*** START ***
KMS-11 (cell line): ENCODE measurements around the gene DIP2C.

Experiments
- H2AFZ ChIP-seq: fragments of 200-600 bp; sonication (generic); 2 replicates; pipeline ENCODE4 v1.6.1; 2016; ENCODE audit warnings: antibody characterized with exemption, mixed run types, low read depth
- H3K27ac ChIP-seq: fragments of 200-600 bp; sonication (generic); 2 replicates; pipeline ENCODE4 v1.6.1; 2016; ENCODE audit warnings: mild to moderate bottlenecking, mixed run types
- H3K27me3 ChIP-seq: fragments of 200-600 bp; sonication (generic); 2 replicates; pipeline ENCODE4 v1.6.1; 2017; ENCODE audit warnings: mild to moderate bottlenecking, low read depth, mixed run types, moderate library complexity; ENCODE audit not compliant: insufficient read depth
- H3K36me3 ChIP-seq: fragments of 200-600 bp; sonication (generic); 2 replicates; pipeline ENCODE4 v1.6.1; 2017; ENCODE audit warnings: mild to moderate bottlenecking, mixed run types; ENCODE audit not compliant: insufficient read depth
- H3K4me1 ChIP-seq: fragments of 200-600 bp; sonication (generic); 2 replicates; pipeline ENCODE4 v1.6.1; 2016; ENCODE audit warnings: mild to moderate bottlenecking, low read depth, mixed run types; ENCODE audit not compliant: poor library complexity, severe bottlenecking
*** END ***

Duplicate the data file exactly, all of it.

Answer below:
KMS-11 (cell line): ENCODE measurements around the gene DIP2C.

Experiments
- H2AFZ ChIP-seq: fragments of 200-600 bp; sonication (generic); 2 replicates; pipeline ENCODE4 v1.6.1; 2016; ENCODE audit warnings: antibody characterized with exemption, mixed run types, low read depth
- H3K27ac ChIP-seq: fragments of 200-600 bp; sonication (generic); 2 replicates; pipeline ENCODE4 v1.6.1; 2016; ENCODE audit warnings: mild to moderate bottlenecking, mixed run types
- H3K27me3 ChIP-seq: fragments of 200-600 bp; sonication (generic); 2 replicates; pipeline ENCODE4 v1.6.1; 2017; ENCODE audit warnings: mild to moderate bottlenecking, low read depth, mixed run types, moderate library complexity; ENCODE audit not compliant: insufficient read depth
- H3K36me3 ChIP-seq: fragments of 200-600 bp; sonication (generic); 2 replicates; pipeline ENCODE4 v1.6.1; 2017; ENCODE audit warnings: mild to moderate bottlenecking, mixed run types; ENCODE audit not compliant: insufficient read depth
- H3K4me1 ChIP-seq: fragments of 200-600 bp; sonication (generic); 2 replicates; pipeline ENCODE4 v1.6.1; 2016; ENCODE audit warnings: mild to moderate bottlenecking, low read depth, mixed run types; ENCODE audit not compliant: poor library complexity, severe bottlenecking